The call to Canadians to increase their commitment to charity is part of the Canadian Association of Gift Planners (CAGP )’s second annual National Willpower Campaign. Laurie Fox, her campaign director, said she wanted to increase the number of Canadians who donate to charities through her wills from 5% to 8.5%. Your goal is to raise $ 40 billion over the next decade, as the UK did. Similar campaigns are running in 20 other countries.
“There are charities dealing with these issues – environmental crises, international crises and economic inequalities – but funding has not kept pace,” said Fox. “So we as a country can help, among other things, by donating in various ways, such as life insurance and wills.”
Girgis said half of its clients have stated they are philanthropic. While it may initially appear in discussions about tax cuts, for those whose lives or families have been changed by universities or hospitals, it can be a very emotional topic, even if they hadn’t thought of changing their will.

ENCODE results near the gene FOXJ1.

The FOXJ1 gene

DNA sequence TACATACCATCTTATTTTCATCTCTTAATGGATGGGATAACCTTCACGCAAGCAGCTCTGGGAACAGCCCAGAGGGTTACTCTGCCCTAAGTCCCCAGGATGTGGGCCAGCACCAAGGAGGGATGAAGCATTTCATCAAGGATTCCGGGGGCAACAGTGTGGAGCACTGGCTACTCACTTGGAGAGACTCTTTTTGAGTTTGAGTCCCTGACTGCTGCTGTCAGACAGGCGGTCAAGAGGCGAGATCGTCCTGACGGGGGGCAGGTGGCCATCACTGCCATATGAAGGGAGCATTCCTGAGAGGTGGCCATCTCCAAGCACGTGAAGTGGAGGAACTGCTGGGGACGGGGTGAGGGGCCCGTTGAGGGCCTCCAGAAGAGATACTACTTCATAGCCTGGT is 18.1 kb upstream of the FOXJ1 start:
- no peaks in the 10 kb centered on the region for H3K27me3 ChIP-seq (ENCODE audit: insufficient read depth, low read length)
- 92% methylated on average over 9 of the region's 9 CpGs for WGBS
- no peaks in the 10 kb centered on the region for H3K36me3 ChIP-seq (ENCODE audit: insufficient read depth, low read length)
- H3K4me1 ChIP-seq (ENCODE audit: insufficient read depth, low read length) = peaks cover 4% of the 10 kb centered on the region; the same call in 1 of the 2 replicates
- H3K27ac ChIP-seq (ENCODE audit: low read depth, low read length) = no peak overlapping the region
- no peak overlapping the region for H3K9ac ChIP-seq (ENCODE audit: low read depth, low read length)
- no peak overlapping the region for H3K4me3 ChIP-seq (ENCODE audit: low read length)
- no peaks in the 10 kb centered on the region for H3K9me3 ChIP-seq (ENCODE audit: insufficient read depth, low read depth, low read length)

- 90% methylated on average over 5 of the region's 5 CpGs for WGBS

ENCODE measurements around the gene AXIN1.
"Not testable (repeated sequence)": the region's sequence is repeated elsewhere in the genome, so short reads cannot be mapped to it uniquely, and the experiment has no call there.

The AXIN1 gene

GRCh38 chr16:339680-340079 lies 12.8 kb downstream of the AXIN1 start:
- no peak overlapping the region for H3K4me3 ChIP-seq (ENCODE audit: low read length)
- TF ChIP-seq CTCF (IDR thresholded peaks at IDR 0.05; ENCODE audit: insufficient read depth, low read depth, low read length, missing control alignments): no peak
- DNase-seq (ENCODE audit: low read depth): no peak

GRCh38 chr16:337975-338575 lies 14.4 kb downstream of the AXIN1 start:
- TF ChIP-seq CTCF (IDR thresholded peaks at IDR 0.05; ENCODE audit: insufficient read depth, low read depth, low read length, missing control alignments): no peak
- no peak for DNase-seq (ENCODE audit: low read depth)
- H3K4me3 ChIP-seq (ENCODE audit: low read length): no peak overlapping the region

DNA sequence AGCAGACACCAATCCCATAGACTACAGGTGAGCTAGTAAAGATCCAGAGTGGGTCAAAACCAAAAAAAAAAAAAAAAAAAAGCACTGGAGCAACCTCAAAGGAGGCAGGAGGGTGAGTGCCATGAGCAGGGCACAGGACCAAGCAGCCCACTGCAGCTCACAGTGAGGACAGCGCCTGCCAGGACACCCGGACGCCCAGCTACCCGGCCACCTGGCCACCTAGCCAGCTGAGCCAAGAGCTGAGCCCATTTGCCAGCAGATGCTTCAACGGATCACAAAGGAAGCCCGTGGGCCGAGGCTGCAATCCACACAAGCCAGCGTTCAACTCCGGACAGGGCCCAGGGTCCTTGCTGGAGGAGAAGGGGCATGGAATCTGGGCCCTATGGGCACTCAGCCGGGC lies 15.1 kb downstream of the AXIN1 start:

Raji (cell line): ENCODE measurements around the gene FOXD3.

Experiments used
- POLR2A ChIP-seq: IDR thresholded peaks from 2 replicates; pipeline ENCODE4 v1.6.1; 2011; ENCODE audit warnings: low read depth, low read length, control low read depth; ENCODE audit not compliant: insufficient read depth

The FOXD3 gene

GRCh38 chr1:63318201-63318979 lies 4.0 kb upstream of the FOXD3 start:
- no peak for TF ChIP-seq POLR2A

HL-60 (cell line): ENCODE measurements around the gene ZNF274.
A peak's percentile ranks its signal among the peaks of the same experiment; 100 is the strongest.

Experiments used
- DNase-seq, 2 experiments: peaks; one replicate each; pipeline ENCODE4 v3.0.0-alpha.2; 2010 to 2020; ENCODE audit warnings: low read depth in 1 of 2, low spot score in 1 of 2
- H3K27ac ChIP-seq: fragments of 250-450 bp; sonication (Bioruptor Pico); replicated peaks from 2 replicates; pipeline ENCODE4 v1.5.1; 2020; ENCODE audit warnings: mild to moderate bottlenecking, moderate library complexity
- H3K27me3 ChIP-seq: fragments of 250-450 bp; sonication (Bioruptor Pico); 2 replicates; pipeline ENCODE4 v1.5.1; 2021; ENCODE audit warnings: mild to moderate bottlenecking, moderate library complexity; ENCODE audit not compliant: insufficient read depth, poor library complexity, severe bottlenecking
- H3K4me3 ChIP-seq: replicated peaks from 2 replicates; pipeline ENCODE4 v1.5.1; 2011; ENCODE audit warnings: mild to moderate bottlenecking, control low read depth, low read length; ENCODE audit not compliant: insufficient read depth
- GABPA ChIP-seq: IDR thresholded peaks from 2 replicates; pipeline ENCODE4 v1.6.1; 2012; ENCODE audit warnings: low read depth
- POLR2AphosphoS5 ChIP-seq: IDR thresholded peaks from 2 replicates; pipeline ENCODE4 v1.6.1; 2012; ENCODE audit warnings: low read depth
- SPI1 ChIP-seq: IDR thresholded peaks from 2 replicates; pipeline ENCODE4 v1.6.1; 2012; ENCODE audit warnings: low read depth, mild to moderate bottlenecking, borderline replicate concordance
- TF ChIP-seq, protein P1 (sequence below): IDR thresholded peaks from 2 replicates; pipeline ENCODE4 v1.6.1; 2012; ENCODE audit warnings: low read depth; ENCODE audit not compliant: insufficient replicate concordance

Fox encouraged its advisors to tell their clients that “even 1% of your wealth – or even 5% of your wealth – can make a world of difference”. CAGP’s study shows that the biggest obstacle Canadians face in leaving such a gift is making them feel like they are being taken by loved ones. “So if you can show them that 99% of your wealth is left for loved ones and 1% goes to charity, this is a great way to start the conversation.”
Girgis said most Canadians tend to underestimate their possessions and the taxes they have to pay on them. So, as the philanthropic discussion gets more detailed, advisors can help clients by looking at this potential instability as well as the beneficiaries they want to leave their wealth to.